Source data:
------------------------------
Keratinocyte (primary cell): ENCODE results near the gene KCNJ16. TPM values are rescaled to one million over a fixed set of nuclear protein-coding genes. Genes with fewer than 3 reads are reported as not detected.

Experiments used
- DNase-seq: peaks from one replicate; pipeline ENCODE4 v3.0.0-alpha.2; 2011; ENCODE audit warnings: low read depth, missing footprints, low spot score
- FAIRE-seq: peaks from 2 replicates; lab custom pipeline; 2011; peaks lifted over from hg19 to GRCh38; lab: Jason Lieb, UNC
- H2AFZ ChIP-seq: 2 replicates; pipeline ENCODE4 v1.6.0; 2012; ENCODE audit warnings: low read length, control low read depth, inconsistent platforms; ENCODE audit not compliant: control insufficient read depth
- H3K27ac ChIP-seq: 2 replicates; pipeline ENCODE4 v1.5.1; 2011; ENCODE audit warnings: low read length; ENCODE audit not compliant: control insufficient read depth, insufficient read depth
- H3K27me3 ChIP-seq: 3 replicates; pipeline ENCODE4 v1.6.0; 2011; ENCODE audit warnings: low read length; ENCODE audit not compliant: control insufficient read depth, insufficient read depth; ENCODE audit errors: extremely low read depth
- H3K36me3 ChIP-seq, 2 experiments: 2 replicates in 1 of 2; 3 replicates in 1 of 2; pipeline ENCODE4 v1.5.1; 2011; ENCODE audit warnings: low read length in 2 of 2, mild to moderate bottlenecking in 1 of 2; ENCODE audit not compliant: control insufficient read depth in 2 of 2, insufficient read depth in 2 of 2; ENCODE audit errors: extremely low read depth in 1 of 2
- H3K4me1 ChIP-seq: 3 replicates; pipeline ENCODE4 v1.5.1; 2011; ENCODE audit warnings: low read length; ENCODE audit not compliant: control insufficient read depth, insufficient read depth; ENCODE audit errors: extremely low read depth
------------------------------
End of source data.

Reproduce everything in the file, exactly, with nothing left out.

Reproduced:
Keratinocyte (primary cell): ENCODE results near the gene KCNJ16. TPM values are rescaled to one million over a fixed set of nuclear protein-coding genes. Genes with fewer than 3 reads are reported as not detected.

Experiments used
- DNase-seq: peaks from one replicate; pipeline ENCODE4 v3.0.0-alpha.2; 2011; ENCODE audit warnings: low read depth, missing footprints, low spot score
- FAIRE-seq: peaks from 2 replicates; lab custom pipeline; 2011; peaks lifted over from hg19 to GRCh38; lab: Jason Lieb, UNC
- H2AFZ ChIP-seq: 2 replicates; pipeline ENCODE4 v1.6.0; 2012; ENCODE audit warnings: low read length, control low read depth, inconsistent platforms; ENCODE audit not compliant: control insufficient read depth
- H3K27ac ChIP-seq: 2 replicates; pipeline ENCODE4 v1.5.1; 2011; ENCODE audit warnings: low read length; ENCODE audit not compliant: control insufficient read depth, insufficient read depth
- H3K27me3 ChIP-seq: 3 replicates; pipeline ENCODE4 v1.6.0; 2011; ENCODE audit warnings: low read length; ENCODE audit not compliant: control insufficient read depth, insufficient read depth; ENCODE audit errors: extremely low read depth
- H3K36me3 ChIP-seq, 2 experiments: 2 replicates in 1 of 2; 3 replicates in 1 of 2; pipeline ENCODE4 v1.5.1; 2011; ENCODE audit warnings: low read length in 2 of 2, mild to moderate bottlenecking in 1 of 2; ENCODE audit not compliant: control insufficient read depth in 2 of 2, insufficient read depth in 2 of 2; ENCODE audit errors: extremely low read depth in 1 of 2
- H3K4me1 ChIP-seq: 3 replicates; pipeline ENCODE4 v1.5.1; 2011; ENCODE audit warnings: low read length; ENCODE audit not compliant: control insufficient read depth, insufficient read depth; ENCODE audit errors: extremely low read depth